Worksheet B information flows from Worksheet A column 7 net expenses. Agrees to Worksheet A, column 7
Since hospitals do not directly bill a patient for overhead items, such as laundry, meals, etc., the overhead cost must be included in the charge for the procedure or service performed. The B series of worksheets are used to assign overhead costs to the revenue producing areas of the hospital.
The B worksheets use various statistics to allocate overhead costs to the revenue areas. For example, the operating room will pick up a portion of the hospitals housekeeping cost based upon the ORs portion of square footage as compared to the hospital total square footage.
1897/ 28,939=.06555.06555 * 159,774 = 10,473 Worksheet B-1 Worksheet B The OR has 1,897 square feet. Total square footage is 28,939. Therefore the OR has 6.555% of total hospital square footage. Since the OR has 6.555% of total hospital square footage, it will be assigned 6.555% of the housekeeping costs.
Allocations are performed in the order of the Worksheet A cost centers. 1.Depreciation 2.Employee Benefits 3.Administration 4.Laundry 5.Maintenance 6.Utilities 7.Laundry 8.Housekeeping 9.Dietary 10.Cafeteria 11.Nursing Admin 12.Central Supply 13.Pharmacy 14.Medical Records 15.Social Service
Worksheet A net expenses were $7,526,169. The indirect overhead expenses, such as A&G, laundry, housekeeping etc. have now been allocated to the revenue producing areas and added to the direct costs for these cost centers. The total of the direct and indirect expenses will now be transferred to Worksheet C. Gift shop expenses will not go to Worksheet C, since this is not a patient care area. Worksheet B after allocations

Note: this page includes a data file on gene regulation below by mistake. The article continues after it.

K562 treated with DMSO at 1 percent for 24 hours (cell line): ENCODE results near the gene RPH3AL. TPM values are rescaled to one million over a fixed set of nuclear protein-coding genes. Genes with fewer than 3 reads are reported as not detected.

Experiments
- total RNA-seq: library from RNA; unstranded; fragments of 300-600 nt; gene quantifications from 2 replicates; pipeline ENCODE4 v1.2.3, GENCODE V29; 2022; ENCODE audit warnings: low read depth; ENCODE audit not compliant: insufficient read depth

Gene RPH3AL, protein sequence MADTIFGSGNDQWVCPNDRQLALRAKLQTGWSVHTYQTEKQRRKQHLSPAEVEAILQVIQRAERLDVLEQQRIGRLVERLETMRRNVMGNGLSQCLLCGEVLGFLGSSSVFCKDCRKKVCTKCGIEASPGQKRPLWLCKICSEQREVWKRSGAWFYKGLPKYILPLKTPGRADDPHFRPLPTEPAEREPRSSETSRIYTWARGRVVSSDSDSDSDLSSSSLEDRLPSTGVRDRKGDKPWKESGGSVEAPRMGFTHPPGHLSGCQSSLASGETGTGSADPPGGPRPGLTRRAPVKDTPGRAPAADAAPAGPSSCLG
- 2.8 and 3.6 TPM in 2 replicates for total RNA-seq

Worksheet C indicates how much it costs to generate $1 of revenue in a cost center. In our example we learned that it costs approximately $.60 to generate $1.00 of OR revenue. Based on the amount of OR charges to Medicare for the year, we can now estimate the related Medicare cost for OR. The Medicare charges are reported on the D Worksheets. From these charges, we can determine the Medicare costs.
This is an example of the D Worksheet that indicates the Medicare inpatient ancillary costs. Lets look at our OR example: Medicare charges are $50,429. Since it costs $.60 to generate $1 of OR charges, we can estimate that the cost of caring for Medicare patients in the OR was $30,012. $50,429 *.595133 = $30,012 Total Medicare ancillary inpatient costs are $829,740. * * Routine costs are determined based on a cost per day basis. Routine costs / Total Days = Cost per day Medicare Days * Cost per day = Medicare Costs (See next slide) Worksheet D-4
$582.96 * 1609 days = $937,983 $1348.13 * 172 days = $231,928 From worksheet D-4 Total Medicare inpatient costs Worksheet D-1 summarizes the Medicare inpatient costs. It includes the computation for the inpatient room and board, and adds this to the inpatient ancillary costs shown on the previous slide. Medicare days are transferred from Worksheet S Series.
This is an example of the D Worksheet that indicates the Medicare outpatient ancillary costs. Lets look at our OR example: Medicare outpatient charges are $225,223. Since it costs $.59 to generate $1 of OR charges, we can estimate that the cost of caring for Medicare outpatients in the OR was $134,038. $225,223 *.595133 = $134,038 Worksheet D Part V
Total Medicare inpatient costs from Worksheet D-1 is transferred to Worksheet E Since this is a CAH, the provider will be paid based on 101% of costs. $1,999,601 * 101% = $2,019,597 Worksheet E-3
Allowable costs $2,019,597 l.19 Less: Deductibles 340,576 l. 20 Coinsurance 684 l. 23 Add: Bad Debts 75,882 l. 25 Total Reimbursable $1,754,219 l. 30 Interim Payments 1,748,173 l. 32 Underpayment $ 6,046 l. 33 Worksheet EA